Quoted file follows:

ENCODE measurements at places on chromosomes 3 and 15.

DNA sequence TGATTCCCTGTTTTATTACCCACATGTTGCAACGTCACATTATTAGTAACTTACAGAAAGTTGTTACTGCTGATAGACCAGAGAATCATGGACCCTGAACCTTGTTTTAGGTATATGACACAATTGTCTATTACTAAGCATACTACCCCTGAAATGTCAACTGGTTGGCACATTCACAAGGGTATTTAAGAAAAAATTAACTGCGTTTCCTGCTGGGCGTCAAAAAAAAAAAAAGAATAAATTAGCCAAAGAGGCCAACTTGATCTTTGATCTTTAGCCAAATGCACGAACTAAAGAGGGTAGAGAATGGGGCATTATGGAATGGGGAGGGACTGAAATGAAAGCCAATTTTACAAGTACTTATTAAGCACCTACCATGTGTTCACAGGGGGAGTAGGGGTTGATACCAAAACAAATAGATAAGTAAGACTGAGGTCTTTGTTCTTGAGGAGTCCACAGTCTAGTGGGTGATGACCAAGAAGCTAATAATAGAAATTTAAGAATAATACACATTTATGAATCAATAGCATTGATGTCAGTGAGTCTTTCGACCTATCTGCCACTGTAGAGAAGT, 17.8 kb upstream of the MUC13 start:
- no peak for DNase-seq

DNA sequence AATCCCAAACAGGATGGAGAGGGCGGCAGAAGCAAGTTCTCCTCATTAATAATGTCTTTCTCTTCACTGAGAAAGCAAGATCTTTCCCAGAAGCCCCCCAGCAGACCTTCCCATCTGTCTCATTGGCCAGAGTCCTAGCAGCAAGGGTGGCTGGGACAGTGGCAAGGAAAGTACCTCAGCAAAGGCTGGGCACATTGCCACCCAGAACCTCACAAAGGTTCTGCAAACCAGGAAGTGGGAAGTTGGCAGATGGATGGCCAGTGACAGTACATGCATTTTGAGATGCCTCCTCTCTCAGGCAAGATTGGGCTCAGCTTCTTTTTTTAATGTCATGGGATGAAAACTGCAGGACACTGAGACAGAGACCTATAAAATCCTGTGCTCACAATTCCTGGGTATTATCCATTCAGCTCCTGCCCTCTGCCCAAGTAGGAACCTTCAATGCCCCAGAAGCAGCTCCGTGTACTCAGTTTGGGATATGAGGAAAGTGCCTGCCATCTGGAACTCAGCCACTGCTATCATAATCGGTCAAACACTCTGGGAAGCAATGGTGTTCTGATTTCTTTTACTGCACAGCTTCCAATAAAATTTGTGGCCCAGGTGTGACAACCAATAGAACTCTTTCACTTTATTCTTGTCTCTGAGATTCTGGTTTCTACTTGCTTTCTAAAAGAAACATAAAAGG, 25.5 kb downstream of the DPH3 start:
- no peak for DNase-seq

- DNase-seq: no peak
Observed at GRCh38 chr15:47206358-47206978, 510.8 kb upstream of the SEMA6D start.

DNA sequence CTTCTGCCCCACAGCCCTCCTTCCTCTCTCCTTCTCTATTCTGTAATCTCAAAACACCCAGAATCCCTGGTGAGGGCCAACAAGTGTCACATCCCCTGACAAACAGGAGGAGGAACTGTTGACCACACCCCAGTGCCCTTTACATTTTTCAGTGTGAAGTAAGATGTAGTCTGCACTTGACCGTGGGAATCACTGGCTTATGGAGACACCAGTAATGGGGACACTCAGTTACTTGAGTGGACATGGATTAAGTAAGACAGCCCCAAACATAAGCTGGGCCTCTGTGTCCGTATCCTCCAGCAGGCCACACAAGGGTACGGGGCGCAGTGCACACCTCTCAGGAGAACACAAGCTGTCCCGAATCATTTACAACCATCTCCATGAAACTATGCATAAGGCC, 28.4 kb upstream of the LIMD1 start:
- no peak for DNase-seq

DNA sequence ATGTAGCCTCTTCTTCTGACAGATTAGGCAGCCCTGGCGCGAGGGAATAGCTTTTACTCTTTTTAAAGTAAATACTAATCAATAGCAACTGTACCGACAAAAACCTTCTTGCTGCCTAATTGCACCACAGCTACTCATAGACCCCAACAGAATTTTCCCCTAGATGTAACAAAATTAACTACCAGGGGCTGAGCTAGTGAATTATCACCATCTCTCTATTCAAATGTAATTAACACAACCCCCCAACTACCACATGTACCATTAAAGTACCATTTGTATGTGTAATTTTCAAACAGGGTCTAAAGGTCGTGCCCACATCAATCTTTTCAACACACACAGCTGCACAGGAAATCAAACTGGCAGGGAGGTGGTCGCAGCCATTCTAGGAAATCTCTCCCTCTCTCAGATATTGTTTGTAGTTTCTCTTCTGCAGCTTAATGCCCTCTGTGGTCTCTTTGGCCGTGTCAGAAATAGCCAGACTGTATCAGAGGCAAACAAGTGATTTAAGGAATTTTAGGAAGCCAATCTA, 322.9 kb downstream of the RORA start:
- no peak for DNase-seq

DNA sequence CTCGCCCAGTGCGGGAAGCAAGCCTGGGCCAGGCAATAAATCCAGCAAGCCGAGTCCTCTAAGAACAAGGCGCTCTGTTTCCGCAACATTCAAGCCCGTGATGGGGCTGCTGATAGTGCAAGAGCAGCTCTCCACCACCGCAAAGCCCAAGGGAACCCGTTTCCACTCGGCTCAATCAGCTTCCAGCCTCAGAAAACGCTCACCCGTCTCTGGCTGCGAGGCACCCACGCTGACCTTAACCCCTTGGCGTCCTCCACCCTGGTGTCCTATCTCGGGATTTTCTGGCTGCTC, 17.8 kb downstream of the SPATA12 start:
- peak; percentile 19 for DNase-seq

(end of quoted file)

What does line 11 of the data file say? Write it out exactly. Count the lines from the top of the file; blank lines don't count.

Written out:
- no peak for DNase-seq